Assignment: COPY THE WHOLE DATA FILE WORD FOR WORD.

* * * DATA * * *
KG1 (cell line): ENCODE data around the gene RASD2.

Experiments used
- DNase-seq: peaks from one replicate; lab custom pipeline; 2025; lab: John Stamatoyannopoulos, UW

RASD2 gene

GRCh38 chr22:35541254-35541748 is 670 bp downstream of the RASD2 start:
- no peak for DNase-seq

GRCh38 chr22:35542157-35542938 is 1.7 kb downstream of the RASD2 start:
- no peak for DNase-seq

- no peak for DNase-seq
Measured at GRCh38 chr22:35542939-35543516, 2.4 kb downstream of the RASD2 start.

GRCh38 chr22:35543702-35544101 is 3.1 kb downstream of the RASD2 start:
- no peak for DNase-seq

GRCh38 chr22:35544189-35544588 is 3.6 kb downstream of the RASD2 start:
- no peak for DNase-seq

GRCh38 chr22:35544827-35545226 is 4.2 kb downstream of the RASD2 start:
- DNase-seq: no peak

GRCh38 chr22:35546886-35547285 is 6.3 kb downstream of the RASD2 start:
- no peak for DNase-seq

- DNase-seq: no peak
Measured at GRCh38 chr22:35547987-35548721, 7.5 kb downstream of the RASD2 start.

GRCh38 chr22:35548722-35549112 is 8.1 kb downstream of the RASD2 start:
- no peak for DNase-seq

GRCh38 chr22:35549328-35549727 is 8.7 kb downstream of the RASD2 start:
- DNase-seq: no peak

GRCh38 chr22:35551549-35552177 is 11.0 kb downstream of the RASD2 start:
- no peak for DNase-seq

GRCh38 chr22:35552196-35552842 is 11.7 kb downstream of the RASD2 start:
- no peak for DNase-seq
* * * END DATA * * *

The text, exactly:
KG1 (cell line): ENCODE data around the gene RASD2.

Experiments used
- DNase-seq: peaks from one replicate; lab custom pipeline; 2025; lab: John Stamatoyannopoulos, UW

RASD2 gene

GRCh38 chr22:35541254-35541748 is 670 bp downstream of the RASD2 start:
- no peak for DNase-seq

GRCh38 chr22:35542157-35542938 is 1.7 kb downstream of the RASD2 start:
- no peak for DNase-seq

- no peak for DNase-seq
Measured at GRCh38 chr22:35542939-35543516, 2.4 kb downstream of the RASD2 start.

GRCh38 chr22:35543702-35544101 is 3.1 kb downstream of the RASD2 start:
- no peak for DNase-seq

GRCh38 chr22:35544189-35544588 is 3.6 kb downstream of the RASD2 start:
- no peak for DNase-seq

GRCh38 chr22:35544827-35545226 is 4.2 kb downstream of the RASD2 start:
- DNase-seq: no peak

GRCh38 chr22:35546886-35547285 is 6.3 kb downstream of the RASD2 start:
- no peak for DNase-seq

- DNase-seq: no peak
Measured at GRCh38 chr22:35547987-35548721, 7.5 kb downstream of the RASD2 start.

GRCh38 chr22:35548722-35549112 is 8.1 kb downstream of the RASD2 start:
- no peak for DNase-seq

GRCh38 chr22:35549328-35549727 is 8.7 kb downstream of the RASD2 start:
- DNase-seq: no peak

GRCh38 chr22:35551549-35552177 is 11.0 kb downstream of the RASD2 start:
- no peak for DNase-seq

GRCh38 chr22:35552196-35552842 is 11.7 kb downstream of the RASD2 start:
- no peak for DNase-seq